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Samsung chair Lee Jae-yong found not guilty of charges connected to 2015 merger

Samsung Chairman Lee Jae-yong was acquitted Monday on charges related to the company's 2015 merger that made it South Korea's most powerful conglomerate and secured his line of succession to lead it. Photo by Yonhap/EPA-EFE

Samsung Chairman Lee Jae-yong was acquitted Monday on charges related to the company’s 2015 merger that made it South Korea’s most powerful conglomerate and secured his line of succession to lead it. Photo by Yonhap/EPA-EFE

Feb. 5 (UPI) — Samsung Electronics Chair Lee Jae-yong was found not guilty of numerous charges connected to a 2015 merger that made the company South Korea’s most powerful conglomerate.

The Seoul Central District Court acquitted Lee on charges of stock price rigging and other counts including breach of trust and accounting fraud in connection with the merger of Cheil Industries and Samsung C&T Corp., which allowed him to take managing control of the group at a cheaper price tag.

Lee was also found not guilty of being involved in alleged accounting fraud at Chiel subsidiary Samsung Biologics and 13 other Samsung executives were also acquitted on various charges involving the merger.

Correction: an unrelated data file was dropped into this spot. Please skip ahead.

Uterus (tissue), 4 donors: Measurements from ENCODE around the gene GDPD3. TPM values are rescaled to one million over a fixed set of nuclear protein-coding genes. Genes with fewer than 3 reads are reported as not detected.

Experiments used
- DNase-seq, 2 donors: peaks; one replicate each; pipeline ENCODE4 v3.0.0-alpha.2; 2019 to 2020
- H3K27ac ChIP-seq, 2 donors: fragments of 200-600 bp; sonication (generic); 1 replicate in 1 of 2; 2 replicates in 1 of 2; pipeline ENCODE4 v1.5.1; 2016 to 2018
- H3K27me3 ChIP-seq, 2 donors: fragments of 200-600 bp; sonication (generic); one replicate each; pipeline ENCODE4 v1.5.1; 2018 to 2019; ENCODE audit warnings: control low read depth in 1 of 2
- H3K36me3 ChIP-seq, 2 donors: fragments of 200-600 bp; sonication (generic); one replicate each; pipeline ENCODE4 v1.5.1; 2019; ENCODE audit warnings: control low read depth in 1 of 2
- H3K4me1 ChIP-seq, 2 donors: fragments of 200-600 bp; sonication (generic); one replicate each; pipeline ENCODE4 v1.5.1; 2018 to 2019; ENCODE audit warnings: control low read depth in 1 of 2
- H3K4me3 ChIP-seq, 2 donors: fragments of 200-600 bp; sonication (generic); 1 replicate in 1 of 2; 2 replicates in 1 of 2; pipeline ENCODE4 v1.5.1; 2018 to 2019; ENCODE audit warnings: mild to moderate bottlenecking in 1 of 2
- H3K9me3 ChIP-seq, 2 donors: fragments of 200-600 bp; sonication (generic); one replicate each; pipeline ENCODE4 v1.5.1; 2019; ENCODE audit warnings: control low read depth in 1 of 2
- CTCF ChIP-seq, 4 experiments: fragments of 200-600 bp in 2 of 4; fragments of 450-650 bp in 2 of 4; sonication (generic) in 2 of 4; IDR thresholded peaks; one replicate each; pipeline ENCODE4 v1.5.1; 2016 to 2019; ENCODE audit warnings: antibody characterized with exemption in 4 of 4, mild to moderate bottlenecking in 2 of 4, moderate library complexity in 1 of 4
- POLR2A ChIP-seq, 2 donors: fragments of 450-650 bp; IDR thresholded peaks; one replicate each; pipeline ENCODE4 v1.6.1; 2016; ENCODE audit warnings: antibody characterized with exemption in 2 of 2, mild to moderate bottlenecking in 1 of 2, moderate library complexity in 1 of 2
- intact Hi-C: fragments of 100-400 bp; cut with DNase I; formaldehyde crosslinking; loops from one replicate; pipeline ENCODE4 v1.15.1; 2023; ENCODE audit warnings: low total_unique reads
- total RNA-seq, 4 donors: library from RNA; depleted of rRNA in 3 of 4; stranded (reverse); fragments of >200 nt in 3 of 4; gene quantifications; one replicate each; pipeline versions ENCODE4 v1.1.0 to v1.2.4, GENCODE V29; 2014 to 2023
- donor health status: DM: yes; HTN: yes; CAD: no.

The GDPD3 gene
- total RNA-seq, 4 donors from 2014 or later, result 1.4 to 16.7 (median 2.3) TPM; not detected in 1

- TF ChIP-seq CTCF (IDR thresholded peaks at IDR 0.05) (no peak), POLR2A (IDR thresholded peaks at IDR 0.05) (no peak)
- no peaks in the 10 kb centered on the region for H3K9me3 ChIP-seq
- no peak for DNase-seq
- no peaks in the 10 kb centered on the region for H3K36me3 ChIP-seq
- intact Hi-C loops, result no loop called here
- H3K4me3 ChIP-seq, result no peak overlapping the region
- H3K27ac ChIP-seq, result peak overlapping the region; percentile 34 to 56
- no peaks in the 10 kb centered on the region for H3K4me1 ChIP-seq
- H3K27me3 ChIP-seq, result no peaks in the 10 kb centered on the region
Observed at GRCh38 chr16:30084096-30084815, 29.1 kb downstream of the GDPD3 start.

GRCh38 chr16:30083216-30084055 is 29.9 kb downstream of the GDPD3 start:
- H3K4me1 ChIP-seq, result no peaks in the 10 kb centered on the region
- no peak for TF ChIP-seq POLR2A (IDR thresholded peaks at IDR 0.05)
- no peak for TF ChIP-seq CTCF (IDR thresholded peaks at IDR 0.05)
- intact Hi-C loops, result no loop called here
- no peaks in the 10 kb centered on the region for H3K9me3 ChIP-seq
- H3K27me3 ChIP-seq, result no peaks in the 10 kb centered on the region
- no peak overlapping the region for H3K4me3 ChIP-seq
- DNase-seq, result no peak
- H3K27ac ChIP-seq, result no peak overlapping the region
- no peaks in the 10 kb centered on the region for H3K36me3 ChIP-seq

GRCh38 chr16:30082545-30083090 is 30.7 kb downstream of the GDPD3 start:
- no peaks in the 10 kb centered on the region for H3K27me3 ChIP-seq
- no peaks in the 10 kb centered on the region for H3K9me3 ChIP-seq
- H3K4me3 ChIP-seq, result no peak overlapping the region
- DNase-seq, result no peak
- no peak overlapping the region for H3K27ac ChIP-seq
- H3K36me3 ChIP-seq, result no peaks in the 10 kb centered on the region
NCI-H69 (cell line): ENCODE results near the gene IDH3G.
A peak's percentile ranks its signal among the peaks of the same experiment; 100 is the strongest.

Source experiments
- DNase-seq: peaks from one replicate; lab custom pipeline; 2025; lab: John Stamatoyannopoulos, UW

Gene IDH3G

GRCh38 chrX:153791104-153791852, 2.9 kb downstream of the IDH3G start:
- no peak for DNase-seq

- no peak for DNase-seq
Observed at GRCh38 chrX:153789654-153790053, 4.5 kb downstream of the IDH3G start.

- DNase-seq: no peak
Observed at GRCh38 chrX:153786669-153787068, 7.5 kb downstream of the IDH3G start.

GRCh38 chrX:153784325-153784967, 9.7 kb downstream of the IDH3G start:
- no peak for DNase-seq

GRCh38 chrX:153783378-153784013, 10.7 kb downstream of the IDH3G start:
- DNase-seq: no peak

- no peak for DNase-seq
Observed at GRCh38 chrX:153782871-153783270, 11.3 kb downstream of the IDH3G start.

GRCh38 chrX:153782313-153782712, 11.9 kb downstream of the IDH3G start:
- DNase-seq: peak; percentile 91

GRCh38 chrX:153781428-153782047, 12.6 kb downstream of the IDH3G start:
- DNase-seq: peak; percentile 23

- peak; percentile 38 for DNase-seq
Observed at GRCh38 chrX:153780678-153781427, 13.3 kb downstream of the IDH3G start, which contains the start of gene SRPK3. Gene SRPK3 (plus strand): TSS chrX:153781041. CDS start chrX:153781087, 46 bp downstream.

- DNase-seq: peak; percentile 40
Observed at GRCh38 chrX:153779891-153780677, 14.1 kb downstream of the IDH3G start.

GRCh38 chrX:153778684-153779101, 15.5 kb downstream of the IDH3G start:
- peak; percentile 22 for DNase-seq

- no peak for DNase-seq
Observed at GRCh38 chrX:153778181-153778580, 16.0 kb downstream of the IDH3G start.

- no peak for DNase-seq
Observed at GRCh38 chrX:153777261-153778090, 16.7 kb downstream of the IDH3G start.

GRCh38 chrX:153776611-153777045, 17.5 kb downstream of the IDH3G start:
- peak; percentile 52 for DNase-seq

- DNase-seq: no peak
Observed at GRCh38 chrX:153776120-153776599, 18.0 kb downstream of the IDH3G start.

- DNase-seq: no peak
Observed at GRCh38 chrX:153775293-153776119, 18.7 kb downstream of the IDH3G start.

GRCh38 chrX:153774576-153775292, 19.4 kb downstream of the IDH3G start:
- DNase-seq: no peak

The ruling on Monday determined that the merger was not conducted with the sole purpose of securing his path to take over the company from his father Lee Kun-hee after he had a heart attack in 2014.

“It is difficult to see the merger of the two companies was solely for the purpose of Lee’s succession of management rights or strengthening his power,” a judge with the Seoul Central District Courts said in the ruling.

Lee had been indicted more than three years ago with prosecutors citing documents alleging Lee’s “predatory succession plan” which was detailed in a paper called “Project.G.” The judge dismissed the allegation, saying prosecutors failed to show how the document differentiated from normal business practices.

Lee had denied any wrongdoing and the court on Monday agreed.

“It is true that the Future Strategy Office led the merger but it is found that the office had a list of other plans that have not been carried out,” the judge said. “It is also hard to accept the prosecutors’ claim that the office strategically chose a bad time for the merger to create the greatest damages for shareholders.”

Prosecutors sought to imprison Lee for five years and fine him up to $375,000 on the charges.

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